The practice of naming children after a dead sibling was surprisingly common up until the late-nineteenth century–Salvador Dali, Ludwig Van Beethoven, and Vincent Van Gogh were each “necroynms,” or the second of their name. Jeannie Vasco’s essay for The Believer on necronyms and grief is perfect to read alongside this essay for The Millions by Chloe Benjamin on naming not humans, but novels.
For those among us who have missed the eighties, from now until November 8th, Esquire magazine is hosting a special pop-up edition of SPY, that late-millennial stalwart of satirical journalism. Co-founder (and novelist) Kurt Andersen said he was moved to bring the magazine back because “lots more people, pretty much every day, said to me, ‘SPY really needs to be rebooted, if only just for the election.'”
If it’s election satire you want, we highly recommend our own Jacob Lambert‘s literary cagematch: Hemingway vs. Faulkner vs. Trump.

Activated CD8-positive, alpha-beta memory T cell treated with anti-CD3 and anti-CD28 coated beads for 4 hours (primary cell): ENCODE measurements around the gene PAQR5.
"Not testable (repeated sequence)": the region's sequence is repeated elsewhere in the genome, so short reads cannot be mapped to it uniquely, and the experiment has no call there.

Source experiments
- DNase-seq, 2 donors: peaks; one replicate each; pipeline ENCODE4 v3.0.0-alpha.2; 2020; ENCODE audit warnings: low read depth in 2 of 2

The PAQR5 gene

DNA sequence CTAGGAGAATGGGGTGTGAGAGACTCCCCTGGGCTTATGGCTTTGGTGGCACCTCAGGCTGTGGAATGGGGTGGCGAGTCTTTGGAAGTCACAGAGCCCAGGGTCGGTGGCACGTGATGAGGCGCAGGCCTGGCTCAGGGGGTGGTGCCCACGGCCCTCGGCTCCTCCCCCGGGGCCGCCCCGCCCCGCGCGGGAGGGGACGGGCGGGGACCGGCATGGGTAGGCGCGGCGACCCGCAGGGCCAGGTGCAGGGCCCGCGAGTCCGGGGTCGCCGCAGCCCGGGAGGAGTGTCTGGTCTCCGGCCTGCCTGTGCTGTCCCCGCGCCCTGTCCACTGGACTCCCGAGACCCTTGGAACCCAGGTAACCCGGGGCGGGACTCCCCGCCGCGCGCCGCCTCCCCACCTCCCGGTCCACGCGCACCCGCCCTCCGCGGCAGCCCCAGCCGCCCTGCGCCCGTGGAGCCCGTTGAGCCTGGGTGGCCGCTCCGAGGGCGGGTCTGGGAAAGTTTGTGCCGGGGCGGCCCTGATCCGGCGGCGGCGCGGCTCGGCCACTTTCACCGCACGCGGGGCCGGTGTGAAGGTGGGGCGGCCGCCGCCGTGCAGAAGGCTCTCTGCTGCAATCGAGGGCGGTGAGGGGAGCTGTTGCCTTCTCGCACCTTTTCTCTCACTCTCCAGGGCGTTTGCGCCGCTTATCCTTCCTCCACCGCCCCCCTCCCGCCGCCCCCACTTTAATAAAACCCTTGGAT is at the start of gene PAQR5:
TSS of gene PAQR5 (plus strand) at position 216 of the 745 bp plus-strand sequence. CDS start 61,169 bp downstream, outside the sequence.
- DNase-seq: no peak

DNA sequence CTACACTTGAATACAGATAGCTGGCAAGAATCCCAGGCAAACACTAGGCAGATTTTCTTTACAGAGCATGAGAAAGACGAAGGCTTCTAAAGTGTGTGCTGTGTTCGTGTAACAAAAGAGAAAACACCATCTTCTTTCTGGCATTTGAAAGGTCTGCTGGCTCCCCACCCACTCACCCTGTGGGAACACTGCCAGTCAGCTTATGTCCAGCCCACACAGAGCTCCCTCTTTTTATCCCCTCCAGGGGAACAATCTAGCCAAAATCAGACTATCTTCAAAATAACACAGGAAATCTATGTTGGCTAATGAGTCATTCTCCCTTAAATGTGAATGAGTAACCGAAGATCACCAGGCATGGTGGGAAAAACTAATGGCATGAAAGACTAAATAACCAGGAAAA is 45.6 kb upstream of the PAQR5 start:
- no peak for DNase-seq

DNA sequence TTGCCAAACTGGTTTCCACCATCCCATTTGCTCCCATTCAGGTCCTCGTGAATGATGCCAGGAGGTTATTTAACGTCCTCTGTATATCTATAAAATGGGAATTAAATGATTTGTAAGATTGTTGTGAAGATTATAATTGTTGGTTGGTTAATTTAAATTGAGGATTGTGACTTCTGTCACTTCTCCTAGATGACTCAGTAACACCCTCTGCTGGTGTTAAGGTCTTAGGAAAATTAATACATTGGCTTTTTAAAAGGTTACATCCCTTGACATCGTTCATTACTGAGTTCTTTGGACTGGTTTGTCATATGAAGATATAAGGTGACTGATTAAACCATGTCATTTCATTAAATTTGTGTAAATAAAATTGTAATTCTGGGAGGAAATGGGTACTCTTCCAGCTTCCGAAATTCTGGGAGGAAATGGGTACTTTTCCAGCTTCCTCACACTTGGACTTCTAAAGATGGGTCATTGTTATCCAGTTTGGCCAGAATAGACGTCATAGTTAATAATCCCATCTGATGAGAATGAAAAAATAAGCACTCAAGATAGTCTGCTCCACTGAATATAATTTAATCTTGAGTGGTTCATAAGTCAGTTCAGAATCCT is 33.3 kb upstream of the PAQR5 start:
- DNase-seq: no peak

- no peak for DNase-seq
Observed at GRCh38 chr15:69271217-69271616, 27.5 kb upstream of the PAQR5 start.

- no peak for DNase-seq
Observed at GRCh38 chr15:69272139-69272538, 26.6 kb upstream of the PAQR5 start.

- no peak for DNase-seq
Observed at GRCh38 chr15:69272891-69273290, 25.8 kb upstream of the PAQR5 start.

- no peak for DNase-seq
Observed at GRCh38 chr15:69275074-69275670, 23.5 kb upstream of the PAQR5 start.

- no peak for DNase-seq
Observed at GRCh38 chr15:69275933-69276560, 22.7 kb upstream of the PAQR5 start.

The LA Times‘ Festival of Books is happening this weekend, and attendees have not one, not two, but three chances to see Millions staffers Patrick Brown and Edan Lepucki. On Saturday, Patrick will be hanging out on the Nuts and Bolts publishing panel, and on Sunday, he’ll be moderating one entitled Art of Immersion. Also on Sunday, Edan will moderate the Visionary Eyes fiction panel with Aimee Bender, Mark Leyner, Ben Ehrenreich, and Elizabeth Crane.
Recommended Reading: Michael J. Avogino‘s “Total Utter Madness: A Story of Soccer” from the Tin House archives. If you’re going to watch soccer all day, might as well throw some good writing in there too, right? An example: “Life would go on, as would the sport of soccer and all that came with it: the brotherhood, the ethnocentricity, the sportsmanship, the nationalism, the love, the regionalism, the racism, class conflict, the sublime, the nonsensical, amongst white, black, brown, Protestant, Catholic, Muslim, Jew, everyone guilty and innocent.”
The New York Times Book Review commissioned a work of fiction about the election from Chimamanda Ngozi Adichie. She chose to write about Melania Trump. If you can handle more Trump, check out Greg Chase’s portrait of a Trump supporter, based on Faulkner’s The Sound and The Fury.